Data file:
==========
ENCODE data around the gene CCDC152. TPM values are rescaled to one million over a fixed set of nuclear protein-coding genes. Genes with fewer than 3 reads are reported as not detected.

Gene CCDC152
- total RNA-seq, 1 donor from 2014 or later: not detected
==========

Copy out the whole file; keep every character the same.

ENCODE data around the gene CCDC152. TPM values are rescaled to one million over a fixed set of nuclear protein-coding genes. Genes with fewer than 3 reads are reported as not detected.

Gene CCDC152
- total RNA-seq, 1 donor from 2014 or later: not detected